The red brick barracks that housed starving inmates are sinking into ruin. Time has warped victims' leather shoes into strange shapes. Hair sheared to make cloth is slowly turning to dust.
Auschwitz is crumbling - the world's most powerful and important testament to Nazi Germany's crimes falling victim to age and mass tourism. Now guardians of the memorial site are waging an urgent effort to save what they can before it is too late.
Officials last week launched a campaign to raise $165 million to create a "perpetual fund" whose interest can be drawn on indefinitely to repair barracks, watchtowers, crematoria and other structures at the Auschwitz-Birkenau state museum and memorial in southern Poland.
The Nazis opened Auschwitz after invading Poland in 1939, the act that triggered World War II, using it first as a concentration camp for Poles and political prisoners.
"There are no more remains of Treblinka, Kulmhof, Sobibor and Belzec," said museum director Piotr Cywinski, referring to extermination camps the Nazis destroyed in an effort to hide their crimes. "Let us not allow the biggest of these death camps ... to fall into decay due to the ravages of time and our indifference."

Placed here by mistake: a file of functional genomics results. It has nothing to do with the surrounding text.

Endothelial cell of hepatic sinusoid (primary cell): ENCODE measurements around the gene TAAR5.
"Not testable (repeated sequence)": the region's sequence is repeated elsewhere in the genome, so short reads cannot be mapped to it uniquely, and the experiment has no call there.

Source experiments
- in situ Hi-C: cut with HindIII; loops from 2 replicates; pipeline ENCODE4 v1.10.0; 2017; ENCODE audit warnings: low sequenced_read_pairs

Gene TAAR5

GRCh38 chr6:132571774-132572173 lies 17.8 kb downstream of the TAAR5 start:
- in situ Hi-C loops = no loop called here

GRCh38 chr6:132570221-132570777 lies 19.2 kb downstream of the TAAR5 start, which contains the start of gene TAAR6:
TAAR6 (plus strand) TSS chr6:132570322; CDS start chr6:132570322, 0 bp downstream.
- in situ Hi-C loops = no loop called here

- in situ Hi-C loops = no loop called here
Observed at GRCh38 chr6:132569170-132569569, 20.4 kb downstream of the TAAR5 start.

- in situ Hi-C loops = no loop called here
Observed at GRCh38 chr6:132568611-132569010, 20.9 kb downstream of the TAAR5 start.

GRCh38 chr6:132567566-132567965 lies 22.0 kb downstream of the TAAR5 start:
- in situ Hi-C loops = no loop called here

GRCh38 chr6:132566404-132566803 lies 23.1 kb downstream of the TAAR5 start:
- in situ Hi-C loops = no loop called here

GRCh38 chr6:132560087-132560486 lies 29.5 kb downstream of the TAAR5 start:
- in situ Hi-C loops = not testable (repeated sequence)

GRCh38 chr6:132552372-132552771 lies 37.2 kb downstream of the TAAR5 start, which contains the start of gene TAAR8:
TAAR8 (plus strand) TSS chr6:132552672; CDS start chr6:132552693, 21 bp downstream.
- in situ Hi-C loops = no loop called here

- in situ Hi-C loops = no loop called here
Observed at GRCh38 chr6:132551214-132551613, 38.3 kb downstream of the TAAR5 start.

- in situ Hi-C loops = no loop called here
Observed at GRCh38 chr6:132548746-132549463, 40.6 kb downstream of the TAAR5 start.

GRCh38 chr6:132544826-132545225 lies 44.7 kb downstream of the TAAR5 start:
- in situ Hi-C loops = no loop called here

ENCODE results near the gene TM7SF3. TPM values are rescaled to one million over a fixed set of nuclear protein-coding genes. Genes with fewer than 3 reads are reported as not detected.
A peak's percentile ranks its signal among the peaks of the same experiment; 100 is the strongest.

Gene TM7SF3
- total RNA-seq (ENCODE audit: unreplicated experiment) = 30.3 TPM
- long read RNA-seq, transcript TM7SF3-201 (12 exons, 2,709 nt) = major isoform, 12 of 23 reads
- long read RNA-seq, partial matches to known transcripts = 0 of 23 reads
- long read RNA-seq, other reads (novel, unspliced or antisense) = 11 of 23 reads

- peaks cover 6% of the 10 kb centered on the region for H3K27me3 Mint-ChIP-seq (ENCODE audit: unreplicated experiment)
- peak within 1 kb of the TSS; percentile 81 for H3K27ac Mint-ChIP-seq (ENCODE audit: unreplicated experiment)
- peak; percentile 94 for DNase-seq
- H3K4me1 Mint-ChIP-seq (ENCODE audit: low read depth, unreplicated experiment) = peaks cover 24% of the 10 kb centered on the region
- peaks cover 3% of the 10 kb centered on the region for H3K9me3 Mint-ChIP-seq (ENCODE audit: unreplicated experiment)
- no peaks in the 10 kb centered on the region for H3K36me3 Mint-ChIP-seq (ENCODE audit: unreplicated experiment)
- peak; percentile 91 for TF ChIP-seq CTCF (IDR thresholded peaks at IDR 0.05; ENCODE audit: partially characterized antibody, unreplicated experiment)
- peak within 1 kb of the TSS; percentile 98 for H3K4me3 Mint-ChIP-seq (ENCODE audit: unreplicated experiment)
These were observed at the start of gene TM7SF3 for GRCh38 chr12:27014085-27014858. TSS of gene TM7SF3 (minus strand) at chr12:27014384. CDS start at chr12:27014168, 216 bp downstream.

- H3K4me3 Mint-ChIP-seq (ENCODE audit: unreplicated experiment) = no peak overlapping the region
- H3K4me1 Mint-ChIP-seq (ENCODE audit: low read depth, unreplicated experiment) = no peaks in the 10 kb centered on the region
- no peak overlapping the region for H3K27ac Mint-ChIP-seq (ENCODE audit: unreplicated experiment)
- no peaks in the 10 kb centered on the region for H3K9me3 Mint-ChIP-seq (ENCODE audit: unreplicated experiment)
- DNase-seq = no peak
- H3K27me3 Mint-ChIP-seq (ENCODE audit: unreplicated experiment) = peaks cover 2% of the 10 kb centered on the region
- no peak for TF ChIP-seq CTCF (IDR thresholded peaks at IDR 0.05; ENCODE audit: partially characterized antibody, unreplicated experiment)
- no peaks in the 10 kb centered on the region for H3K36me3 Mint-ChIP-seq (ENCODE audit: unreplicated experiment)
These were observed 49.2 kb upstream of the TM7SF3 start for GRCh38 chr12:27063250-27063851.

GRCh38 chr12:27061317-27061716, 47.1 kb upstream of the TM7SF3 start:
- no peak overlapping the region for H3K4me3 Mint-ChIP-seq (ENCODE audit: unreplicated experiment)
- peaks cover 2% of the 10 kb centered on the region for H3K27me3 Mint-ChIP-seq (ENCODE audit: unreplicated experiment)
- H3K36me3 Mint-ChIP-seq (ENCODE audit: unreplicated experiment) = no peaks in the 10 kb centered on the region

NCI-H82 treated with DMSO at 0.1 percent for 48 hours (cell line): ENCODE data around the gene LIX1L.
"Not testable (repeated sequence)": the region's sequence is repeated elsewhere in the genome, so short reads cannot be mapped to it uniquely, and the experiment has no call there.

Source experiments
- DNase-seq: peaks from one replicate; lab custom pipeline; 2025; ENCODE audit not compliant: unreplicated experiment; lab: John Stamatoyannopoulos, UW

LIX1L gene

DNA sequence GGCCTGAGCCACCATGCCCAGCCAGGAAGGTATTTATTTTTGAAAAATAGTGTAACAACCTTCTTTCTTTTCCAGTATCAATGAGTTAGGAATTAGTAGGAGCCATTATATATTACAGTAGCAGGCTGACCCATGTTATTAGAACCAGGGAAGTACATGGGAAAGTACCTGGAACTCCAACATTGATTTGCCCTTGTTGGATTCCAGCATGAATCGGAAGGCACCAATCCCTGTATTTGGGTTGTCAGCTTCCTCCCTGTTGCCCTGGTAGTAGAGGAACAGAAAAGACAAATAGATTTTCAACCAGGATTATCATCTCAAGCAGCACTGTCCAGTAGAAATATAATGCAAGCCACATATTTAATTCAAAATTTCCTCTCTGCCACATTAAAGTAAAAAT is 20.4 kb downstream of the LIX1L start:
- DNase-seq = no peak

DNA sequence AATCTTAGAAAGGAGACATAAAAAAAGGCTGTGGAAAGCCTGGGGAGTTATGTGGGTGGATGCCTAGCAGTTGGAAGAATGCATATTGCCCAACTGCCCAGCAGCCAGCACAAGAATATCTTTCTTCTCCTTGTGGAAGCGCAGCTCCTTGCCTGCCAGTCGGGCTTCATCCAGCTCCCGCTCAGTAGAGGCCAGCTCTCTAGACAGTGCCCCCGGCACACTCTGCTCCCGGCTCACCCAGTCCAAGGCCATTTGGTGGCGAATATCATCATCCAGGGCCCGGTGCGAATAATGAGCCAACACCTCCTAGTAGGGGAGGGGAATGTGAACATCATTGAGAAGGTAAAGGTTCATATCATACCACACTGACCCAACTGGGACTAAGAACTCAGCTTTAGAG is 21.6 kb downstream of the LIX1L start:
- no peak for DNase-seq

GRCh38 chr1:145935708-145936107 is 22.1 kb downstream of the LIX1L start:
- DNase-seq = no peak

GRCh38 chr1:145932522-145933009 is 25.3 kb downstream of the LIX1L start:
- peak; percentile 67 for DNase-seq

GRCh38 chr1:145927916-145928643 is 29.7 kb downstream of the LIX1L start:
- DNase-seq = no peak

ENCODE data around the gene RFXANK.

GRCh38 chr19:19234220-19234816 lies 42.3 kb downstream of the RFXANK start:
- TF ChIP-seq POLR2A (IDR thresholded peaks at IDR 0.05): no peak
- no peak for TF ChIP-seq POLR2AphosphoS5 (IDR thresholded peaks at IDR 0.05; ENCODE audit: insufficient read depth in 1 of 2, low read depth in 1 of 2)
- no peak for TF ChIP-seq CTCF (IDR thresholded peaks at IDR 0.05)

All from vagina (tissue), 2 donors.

The efforts already got a big boost with a donation of $82 million from a still repentant Germany. Together with pledges from the United States ($12 million), Austria ($6 million) and smaller amounts from other countries, the fund has now raised nearly two-thirds of what is needed.
FIRST STEPS The museum plans to start with a massive effort in 2012 to save 45 brick barracks at Birkenau. Just a few years ago, visitors could enter all the barracks. Today only four can be viewed.
"We really can't wait any longer," says Cywinski. "In 10 years, these will be ruins."